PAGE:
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Growth lights its own way
Street light tab no longer on city
Tidewater-style street lights – like the ones lining Yosemite Avenue – are now being required in new Manteca subdivisions. - photo by HIME ROMERO
It costs Manteca taxpayers $397,000 a year to provide power for 4,800 street lights.

A new municipal policy aimed at curbing general fund costs will put the burden on property owners in new neighborhoods and other development by collapsing the cost of operating, maintaining and ultimately replacing street lights when needed within landscape maintenance districts. The only exceptions are developments such as Del Webb where homeowners associations are picking up the cost of both street light operations and landscaping maintenance.

At the same time, Manteca is upgrading its requirement for neighborhood aesthetics by requiring all new neighborhoods to have the same type of street lighting found along the Tidewater Bikeway, in downtown, in Primavera Estates, in Del Webb at Woodbridge and Union Ranch East, on Daniels Street and Milo Candini Drive by the Big League Dreams sports complex, and along Laurel Park Circle.

It is a move that was questioned by planning consultant Ron Cheek who thought it was placing an unfair burden on future homeowners to pay for the streets lights and their maintenance. Cheek emphasized that his client – the developers of Pillsbury Estates - didn’t object to the condition for the approval of their project – but they just wanted the city to consider the concern.

Manteca four years ago foresaw the coming day when they wouldn’t be able to maintain all parks – especially the ones being added – through the general fund. That is when they first required park and storm retention drain maintenance to be included in the landscaping district for the 99-home Rodoni Estates developed in the triangle bounded by Louise Avenue, Cottage Way, and Highway 99.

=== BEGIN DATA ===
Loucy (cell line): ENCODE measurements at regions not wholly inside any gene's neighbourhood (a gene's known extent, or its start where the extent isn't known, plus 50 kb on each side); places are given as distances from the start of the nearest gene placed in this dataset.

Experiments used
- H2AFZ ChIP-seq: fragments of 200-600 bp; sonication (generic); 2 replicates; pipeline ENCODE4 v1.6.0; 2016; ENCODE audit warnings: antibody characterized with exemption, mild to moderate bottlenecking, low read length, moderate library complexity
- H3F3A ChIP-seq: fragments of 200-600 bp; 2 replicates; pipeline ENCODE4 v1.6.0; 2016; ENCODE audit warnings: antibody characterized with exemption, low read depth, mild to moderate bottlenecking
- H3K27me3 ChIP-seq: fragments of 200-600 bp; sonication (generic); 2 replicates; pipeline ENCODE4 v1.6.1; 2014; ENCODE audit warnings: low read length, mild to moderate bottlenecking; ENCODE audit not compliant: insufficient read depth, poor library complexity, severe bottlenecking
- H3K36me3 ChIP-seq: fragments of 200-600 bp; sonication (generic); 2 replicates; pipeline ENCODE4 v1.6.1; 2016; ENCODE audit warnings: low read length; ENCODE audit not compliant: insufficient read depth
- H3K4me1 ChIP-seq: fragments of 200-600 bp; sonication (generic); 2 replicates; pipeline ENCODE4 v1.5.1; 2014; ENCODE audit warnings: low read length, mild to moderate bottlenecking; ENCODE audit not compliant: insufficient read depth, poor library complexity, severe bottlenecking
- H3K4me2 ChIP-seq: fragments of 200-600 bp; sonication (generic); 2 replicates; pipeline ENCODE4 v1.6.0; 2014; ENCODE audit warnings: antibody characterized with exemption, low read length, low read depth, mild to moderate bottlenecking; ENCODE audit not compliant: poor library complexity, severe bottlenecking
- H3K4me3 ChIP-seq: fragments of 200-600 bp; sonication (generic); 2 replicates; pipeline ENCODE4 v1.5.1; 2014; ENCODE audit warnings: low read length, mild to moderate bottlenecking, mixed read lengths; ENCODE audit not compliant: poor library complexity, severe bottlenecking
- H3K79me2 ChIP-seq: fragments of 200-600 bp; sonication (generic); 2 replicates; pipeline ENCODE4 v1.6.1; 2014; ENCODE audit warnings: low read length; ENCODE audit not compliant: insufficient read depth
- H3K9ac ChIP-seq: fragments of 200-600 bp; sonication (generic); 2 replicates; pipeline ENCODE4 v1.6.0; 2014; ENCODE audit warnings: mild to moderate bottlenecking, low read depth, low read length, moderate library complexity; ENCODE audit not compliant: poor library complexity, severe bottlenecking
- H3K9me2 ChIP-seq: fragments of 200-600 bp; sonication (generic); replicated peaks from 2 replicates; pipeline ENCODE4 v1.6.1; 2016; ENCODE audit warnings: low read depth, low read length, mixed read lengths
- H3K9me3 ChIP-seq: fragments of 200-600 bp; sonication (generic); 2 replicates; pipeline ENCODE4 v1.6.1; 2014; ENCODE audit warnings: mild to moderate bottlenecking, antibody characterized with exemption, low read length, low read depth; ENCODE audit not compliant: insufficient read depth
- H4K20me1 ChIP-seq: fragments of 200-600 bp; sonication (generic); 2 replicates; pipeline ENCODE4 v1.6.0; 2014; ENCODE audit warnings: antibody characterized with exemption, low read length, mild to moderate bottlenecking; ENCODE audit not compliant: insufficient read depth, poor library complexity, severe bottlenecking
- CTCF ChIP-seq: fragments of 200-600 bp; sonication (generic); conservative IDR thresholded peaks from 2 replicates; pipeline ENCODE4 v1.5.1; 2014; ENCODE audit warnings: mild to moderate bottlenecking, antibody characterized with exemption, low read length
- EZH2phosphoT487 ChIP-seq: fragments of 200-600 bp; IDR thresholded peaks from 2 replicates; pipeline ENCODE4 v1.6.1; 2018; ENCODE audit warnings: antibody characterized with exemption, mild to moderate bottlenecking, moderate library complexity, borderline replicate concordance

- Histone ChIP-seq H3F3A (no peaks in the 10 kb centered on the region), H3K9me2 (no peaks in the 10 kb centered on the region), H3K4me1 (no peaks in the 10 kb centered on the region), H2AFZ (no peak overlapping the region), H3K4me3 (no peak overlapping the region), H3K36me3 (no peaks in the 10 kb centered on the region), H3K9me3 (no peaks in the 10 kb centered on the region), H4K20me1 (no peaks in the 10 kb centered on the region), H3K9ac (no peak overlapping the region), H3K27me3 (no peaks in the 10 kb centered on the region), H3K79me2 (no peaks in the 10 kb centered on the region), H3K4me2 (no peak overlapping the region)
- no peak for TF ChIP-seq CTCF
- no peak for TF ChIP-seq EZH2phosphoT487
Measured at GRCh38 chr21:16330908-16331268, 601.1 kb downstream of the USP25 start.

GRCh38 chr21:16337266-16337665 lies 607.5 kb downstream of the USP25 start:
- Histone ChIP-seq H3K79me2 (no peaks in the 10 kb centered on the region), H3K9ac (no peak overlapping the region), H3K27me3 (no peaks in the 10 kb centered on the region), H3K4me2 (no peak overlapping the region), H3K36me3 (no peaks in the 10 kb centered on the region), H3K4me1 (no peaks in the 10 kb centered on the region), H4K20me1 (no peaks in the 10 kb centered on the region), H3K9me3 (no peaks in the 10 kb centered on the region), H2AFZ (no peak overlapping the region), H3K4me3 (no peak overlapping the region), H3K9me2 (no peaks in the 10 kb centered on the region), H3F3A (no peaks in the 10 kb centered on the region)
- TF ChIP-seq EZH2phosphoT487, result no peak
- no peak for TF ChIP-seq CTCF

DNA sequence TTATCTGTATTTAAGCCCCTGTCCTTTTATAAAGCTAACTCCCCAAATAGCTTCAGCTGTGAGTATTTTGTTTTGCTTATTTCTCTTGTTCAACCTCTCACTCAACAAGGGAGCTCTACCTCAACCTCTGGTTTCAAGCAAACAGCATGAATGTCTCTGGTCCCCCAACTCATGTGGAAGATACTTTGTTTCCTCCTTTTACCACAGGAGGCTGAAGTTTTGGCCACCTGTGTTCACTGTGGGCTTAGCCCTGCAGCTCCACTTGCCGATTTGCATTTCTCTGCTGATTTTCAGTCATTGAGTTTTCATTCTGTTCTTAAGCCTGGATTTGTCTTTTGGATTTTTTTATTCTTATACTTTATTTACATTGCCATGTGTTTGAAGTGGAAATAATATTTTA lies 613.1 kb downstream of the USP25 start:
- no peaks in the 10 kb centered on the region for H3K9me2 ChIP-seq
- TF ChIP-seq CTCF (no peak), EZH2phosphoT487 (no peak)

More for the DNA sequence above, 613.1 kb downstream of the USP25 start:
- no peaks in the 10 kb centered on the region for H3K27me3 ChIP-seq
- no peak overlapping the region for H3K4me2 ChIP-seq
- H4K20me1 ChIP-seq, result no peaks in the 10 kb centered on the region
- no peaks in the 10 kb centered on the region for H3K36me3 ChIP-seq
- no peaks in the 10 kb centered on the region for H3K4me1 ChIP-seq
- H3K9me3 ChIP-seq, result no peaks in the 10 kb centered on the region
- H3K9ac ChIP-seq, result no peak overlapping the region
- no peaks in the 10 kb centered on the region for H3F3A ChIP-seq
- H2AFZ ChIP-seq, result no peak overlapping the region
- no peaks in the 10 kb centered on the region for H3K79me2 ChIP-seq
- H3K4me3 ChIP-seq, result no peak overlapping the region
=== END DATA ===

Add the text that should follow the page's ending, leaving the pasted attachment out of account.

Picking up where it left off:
Since then four other neighborhoods have broken ground that have that requirement.

Over a year ago, the city added street lighting to costs covered by the landscape maintenance districts as allowed under state law. The first two projects to have that requirement included are the 451-home Sundance neighborhood and the adjacent 544-home Oleander Estates. Both are entitled subdivisions generally northwest of the Union Road and Woodward Avenue intersection.

Neither subdivision has broken ground yet.

This past week, the same requirement was made for the 586-home Evans Estates and the 275-home Pillsbury Estates approved south and immediate adjacent to the neighborhoods south of Woodward Park.

The two policies are keeping with the City Council promise to make growth pay its own way plus to take pressure off the general fund that this fiscal year had a $14 million deficit that had to be covered mostly through cuts and some additional cost recovery fees.